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Research Update: Carotenoids in Food are Important to the Health and Mating Success of Birds


Carotenoids are compounds that, in most birds, impart red, yellow and orange colors to the feathers.  They are obtained from the diet, and are most abundant in brightly-colored fruits and vegetables.  In theory, a bird with bright plumage is “advertising” the fact that it has been eating well, and is in prime health.  Until recently, however, this theory was largely unproven.

Health Benefits Conferred by Carotenoids

Findings released this month (Feb. 2009) by Arizona State University researchers indicate that carotenoids do indeed provide a great many health benefits to birds, and therefore the “advertisement value” of the plumage is quite significant.  These nutrients seem to enhance both vision (specifically color perception) and sperm quality.

The researchers theorize that a diet high in carotenoids leads to better color vision which in turn allows the bird to find foods of higher quality (brightly colored fruits, for example) and a more fit (again, brighter-hued) mate.

Carotenoids function as antioxidants in people, but it has not been determined if the same applies to birds.

Choosing Carotenoid-Rich Products for Your Pets

Here at ThatFishPlace/ThatPetPlace, we carry a wide variety of bird foods  that are packed with carotenoid-rich fruits and vegetables.  There are a number of products available for most types of birds – for starters, please check out Wild and Spicy Avian Entrees, Fiesta Food for Canaries and Finches and Sunny Orchards Nutriberries.

I also recommend as additions to your pets’ diets those foods consisting entirely of carotenoid-rich items, such as Veggi-Crisp Delights  and Diced Blueberries, Raspberries and Papaya.

Of course, a wide variety of fresh fruits and vegetables, with amounts and types tailored to the species of birds that you keep, should also be offered to your pets.

Further Reading

Goldenfeast Dried Sweet Potatoes are a great source of carotenoids and other valuable nutrients.  Please see my product review and notes concerning the many zoo animals which I have found to relish this healthy food: Goldenfeast Sweet Potatoes Bird Treat  


Parrot Color – parrots are found to have a novel method of acquiring their brilliant red feathers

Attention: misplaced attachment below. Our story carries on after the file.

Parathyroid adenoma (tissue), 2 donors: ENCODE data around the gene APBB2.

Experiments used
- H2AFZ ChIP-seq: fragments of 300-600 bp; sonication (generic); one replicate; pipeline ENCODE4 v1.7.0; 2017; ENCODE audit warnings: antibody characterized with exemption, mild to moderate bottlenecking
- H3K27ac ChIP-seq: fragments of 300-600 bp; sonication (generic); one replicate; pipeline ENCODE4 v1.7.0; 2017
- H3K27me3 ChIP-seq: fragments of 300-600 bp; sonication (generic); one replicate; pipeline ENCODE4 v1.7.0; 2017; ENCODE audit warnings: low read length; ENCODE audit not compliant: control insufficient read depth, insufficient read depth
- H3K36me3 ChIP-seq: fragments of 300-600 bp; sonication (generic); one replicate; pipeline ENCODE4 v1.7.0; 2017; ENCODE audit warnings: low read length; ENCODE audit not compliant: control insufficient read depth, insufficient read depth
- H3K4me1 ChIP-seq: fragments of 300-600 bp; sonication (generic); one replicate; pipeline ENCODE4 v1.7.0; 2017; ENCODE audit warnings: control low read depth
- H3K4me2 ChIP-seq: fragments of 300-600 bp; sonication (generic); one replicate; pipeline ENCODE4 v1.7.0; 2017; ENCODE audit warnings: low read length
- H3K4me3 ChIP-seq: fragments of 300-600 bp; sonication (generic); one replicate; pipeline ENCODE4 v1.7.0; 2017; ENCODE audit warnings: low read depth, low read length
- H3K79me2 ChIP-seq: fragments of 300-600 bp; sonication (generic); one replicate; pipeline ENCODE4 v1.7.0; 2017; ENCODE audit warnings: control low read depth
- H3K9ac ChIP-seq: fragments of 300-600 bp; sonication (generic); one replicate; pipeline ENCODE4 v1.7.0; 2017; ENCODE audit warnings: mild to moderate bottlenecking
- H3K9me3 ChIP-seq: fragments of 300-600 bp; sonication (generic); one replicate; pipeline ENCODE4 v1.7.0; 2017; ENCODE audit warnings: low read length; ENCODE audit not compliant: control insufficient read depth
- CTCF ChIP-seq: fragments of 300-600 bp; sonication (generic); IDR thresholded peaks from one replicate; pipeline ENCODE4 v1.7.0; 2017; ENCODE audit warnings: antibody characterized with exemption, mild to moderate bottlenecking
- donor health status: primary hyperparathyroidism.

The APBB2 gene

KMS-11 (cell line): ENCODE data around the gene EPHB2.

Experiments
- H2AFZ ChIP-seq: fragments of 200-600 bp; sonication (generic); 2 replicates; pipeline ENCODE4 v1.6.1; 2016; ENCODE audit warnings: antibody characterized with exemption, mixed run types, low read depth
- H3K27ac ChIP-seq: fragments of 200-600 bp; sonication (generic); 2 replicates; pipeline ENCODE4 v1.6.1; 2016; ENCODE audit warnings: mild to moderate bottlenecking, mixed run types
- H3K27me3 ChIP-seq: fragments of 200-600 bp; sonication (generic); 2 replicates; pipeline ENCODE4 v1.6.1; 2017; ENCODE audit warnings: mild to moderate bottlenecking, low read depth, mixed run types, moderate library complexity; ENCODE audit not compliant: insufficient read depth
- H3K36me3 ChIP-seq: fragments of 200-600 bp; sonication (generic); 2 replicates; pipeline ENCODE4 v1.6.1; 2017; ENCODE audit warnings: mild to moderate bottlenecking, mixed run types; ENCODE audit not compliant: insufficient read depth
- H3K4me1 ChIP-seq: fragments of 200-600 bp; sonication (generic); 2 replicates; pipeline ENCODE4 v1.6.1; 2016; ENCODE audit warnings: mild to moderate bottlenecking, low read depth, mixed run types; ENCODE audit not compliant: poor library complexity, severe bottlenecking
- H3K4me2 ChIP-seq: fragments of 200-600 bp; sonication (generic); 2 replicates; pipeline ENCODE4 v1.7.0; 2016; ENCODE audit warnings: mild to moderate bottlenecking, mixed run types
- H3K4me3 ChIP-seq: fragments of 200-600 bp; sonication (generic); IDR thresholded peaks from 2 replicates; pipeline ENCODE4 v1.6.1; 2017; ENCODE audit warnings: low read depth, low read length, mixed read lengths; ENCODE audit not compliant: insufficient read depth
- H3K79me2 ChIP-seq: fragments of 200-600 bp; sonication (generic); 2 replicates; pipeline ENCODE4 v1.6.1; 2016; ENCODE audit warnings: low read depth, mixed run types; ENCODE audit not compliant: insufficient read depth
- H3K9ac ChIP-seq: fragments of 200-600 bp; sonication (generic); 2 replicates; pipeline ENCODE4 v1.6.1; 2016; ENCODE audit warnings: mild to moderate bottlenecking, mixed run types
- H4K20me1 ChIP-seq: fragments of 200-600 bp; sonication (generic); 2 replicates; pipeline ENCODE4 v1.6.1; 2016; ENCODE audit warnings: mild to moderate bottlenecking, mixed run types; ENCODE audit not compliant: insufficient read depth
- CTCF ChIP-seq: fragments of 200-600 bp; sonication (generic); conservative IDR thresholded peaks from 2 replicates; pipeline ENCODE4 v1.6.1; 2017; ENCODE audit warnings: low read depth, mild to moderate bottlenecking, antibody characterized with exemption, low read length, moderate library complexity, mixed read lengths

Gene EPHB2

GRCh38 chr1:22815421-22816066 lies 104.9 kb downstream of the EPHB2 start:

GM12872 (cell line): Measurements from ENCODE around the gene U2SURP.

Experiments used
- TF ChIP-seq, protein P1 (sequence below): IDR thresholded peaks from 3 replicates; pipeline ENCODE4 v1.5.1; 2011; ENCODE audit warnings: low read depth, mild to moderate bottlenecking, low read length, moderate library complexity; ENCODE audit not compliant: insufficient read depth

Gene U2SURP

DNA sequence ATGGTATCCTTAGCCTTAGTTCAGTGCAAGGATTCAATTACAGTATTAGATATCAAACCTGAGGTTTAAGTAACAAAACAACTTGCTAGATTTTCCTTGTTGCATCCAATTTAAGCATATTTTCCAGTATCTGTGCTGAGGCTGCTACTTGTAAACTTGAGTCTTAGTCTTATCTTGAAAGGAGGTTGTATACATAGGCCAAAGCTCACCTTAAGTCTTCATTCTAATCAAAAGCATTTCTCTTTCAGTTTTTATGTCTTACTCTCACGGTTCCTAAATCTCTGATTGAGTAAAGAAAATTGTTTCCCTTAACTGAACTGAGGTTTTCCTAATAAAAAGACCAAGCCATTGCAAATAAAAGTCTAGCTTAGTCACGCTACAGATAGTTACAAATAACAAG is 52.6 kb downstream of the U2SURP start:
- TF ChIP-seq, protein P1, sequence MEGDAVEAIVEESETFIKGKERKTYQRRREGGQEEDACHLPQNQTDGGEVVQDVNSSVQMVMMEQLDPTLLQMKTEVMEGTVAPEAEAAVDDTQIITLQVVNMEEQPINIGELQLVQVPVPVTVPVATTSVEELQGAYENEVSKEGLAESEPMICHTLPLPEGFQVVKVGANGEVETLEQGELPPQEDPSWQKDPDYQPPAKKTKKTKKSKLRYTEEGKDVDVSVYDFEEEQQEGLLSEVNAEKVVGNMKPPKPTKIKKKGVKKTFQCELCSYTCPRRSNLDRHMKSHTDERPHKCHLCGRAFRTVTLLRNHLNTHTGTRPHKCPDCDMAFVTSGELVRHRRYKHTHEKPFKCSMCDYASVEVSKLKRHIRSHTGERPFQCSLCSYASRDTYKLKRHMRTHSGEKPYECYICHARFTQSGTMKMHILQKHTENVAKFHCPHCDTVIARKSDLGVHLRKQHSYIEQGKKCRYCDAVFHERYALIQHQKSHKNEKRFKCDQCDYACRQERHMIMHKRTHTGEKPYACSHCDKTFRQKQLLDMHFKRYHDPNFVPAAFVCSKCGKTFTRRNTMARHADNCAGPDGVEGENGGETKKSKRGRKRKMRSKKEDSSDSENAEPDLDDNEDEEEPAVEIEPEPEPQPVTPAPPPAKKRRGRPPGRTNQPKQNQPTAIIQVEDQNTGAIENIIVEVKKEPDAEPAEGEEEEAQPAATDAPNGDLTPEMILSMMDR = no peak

African Grey Parrot
Over 80% of the world’s parrot species have some degree of red coloration, the intensity of which is only rarely found among other bird families. While most birds acquire their red coloration through carotenoids (naturally occurring compounds) ingested along with food, researchers at Arizona State University have shown that parrots utilize a previously unknown system.

Parrots manufacture red pigment internally. This pigment, a suite of 5 molecules, is found in all red-colored parrots, but, as far as we know, nowhere else on earth. Also unusual is the fact that the pigment seems to be synthesized at the site of each growing feather, and that it has anti-oxidant properties as well. This finding has very important implications for ornithologists, as it points to a very unique evolutionary history among parrots and their relatives (of course, parrot owners have long known how different parrots are from other birds!).

Once again, studies of a species’ natural history have given pet owners important insights as well. Pigment production is a drain on the parrot’s metabolism, and a vitally important process given its anti-oxidant properties. It is, therefore, vital that pet owners provide their parrots with a nutritious diet and proper care.

Zebra Finch, Taeniopygia guttata, Nutrition – the role of carotenoids and testosterone

Zebra Finch

While we are all aware of the importance of good nutrition to our pets, it is interesting to see just how complex this topic can be. Keeping this in mind will, I hope, prevent us from becoming lazy when it comes to feeding even relatively hardy birds such as the zebra finch.

As in most animals, male zebra finches utilize the hormone testosterone to help develop secondary sexual characteristics, such as their bright red bills. However, this comes at a cost, as testosterone has also been shown to weaken the immune system.

Carotenoids – compounds that impart yellow and orange colors to carrots and other foods – also help male finches to maintain their bright colors and, as a consequence, to attract females. The finches obtain carotenoids from their diet.

Recently, researchers at Arizona State University have shown that, in addition to imparting color, carotenoids also combat the negative influences of testosterone in zebra finches. Males deficient in carotenoids suffer depressed immune systems, while those with a sufficient intake benefit from testosterone by becoming more attractive to female finches.

This information reinforces the importance of a providing our birds with a well-balanced diet, and may have implications for human health as well. I suggest feeding your zebra finches a variety of nutritious foods, including such important basics as Goldenfeast Australian Blend Bird Food / Tropic Fruit Pudding and ZuPreem Fruit Blend, to assure a sufficient intake of carotenoids and other nutrients.


Interesting research concerning the effect of diet on zebra finch reproduction is posted at:

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